- Greely HT (1999) Breaking the stalemate: a prospective regulatory framework for unforeseen research uses of human tissue samples and health information. Wake Forest Law Rev 34:737–766Google Scholar
- Harrison CH (2002) Neither Moore nor the market: alternative models for compensating contributors of human tissue. Am J Law Med 28:77–105Google Scholar
- Honoré AM (1962) Gaius. A biography. Clarendon Press, OxfordGoogle Scholar
- ICH, International Conference on Harmonisation of Technical Requirements for Registration of Pharmaceuticals for Human Use, Harmonised Tripartite Guideline (November 2007) Definitions for genomic biomarkers, pharmacogenomics, genomic data and sample coding categories, E15, Current step 4 versionGoogle Scholar
- Jasanoff S (2010) Taking life: private rights in public nature. In: Sunder Rajan K (ed) Lively capital. Duke University Press, DurhamGoogle Scholar
- Jasanoff S (ed) (2011) Reframing rights: bio-constitutionalism in the genetic age. MIT, CambridgeGoogle Scholar
- Karlsen JR (2011) Platypus politics: normative figments of post genomic research biobanking. Doctoral Dissertation, OsloGoogle Scholar
- Lowrance WW (November 2002) Learning from experience: privacy and the secondary use of data in health research. The Nuffield Trust, London. http://www.nuffieldtrust.org.uk/publications/learning-experience-privacy-and-secondary-use-data-health-research. Accessed Jul 2012
- MRC, Medical Research Council, The Wellcome Trust (2006) Access to collections of data and materials for health research. LondonGoogle Scholar
- NBAC, National Bioethics Advisory Committee (1999) Research involving human biological materials: ethical issues and policy guidance, report and recommendations. Rockville. http://bioethics.georgetown.edu/nbac/pubs.html. Accessed Jul 2012Google Scholar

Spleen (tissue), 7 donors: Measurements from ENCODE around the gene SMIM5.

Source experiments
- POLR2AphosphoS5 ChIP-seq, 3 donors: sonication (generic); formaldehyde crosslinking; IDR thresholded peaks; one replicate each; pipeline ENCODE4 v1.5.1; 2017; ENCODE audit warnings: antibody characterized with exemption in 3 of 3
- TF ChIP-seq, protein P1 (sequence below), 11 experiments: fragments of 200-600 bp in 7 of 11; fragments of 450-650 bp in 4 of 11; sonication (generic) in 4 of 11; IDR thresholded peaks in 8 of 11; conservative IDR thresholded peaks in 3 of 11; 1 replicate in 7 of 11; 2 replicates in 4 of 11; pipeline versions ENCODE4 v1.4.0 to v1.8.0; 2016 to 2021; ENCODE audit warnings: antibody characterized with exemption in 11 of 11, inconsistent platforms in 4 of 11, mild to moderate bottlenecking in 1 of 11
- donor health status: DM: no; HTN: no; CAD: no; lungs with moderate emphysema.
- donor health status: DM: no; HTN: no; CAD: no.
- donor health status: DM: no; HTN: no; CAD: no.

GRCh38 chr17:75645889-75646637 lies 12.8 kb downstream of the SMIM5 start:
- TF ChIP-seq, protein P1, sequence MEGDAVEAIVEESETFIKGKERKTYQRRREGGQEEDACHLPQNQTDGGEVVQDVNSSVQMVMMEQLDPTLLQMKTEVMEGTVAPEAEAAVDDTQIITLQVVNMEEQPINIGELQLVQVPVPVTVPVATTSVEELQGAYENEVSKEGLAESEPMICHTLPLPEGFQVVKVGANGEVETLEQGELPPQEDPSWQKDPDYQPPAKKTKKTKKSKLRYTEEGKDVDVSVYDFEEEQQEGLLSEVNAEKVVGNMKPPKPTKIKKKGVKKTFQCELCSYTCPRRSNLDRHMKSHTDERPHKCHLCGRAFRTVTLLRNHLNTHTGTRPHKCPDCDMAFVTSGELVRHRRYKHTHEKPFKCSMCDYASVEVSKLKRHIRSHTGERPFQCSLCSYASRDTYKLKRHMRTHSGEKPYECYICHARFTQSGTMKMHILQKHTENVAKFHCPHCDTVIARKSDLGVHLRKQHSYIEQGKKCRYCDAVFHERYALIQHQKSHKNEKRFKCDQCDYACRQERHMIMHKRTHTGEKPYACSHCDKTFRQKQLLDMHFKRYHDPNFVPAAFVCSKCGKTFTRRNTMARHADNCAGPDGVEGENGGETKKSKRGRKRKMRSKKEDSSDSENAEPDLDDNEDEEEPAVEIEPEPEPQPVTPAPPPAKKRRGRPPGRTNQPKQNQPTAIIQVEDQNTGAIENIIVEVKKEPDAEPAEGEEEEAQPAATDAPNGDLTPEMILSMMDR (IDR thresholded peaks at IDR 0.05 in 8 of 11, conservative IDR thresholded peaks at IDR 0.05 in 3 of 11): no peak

- OHRP, Office for Human Research Protections (16 October 2008) Guidance on research involving coded private information or biological specimens. http://www.hhs.gov/ohrp/policy/cdebiol.html. Accessed Jul 2012Google Scholar
- OTA, Office of Technology Assessment (March 1987) New developments in biotechnology: ownership of human tissues and cells, Special report, OTA-BA-337. US Government Printing Office, Washington, DCGoogle Scholar
- Passmore J (1974) Man’s responsibility for nature. Duckworth, LondonGoogle Scholar
- Rèmond-Gouilloud M (1989) Du droit de détruire. Essai sur le droit de l’environnement. PUF, ParisGoogle Scholar
- Resnik DB, Kennedy CE (2010) Balancing scientific and community interests in community-based participatory research. Account Res 17(4):198–210Google Scholar
- Stone CD (1972) Should trees have standings? Towards legal rights or natural objects. Southern Calif Law Rev 45:450–487Google Scholar
- US Supreme Court, Office of the Clerk, Washington DC 20543-0001 (20 August 2007) http://prostatecure.wustl.edu/pdf/SupremeCourtLetter.pdf. Accessed Jul 2012Google Scholar
- Tallacchini M (2005) Rhetoric of anonymity and property rights in human biological materials (HBMs). Law Hum Genome Rev (January–June):153–175Google Scholar
- UNESCO (2008) Report of the International Bioethics Committee of UNESCO on Consent Social and Human Sciences Sector Division of Ethics of Science and Technology, Bioethics Section SHS/EST/CIB08-09/2008/1Google Scholar
- Wright Clayton E (2005) Informed consent and biobanks. J Law Med Ethics 33(1):5–21Google Scholar
- Wynne B et al (January 2007) Taking European knowledge society seriously. DG Research Science, Economy and Society, BrusselsGoogle Scholar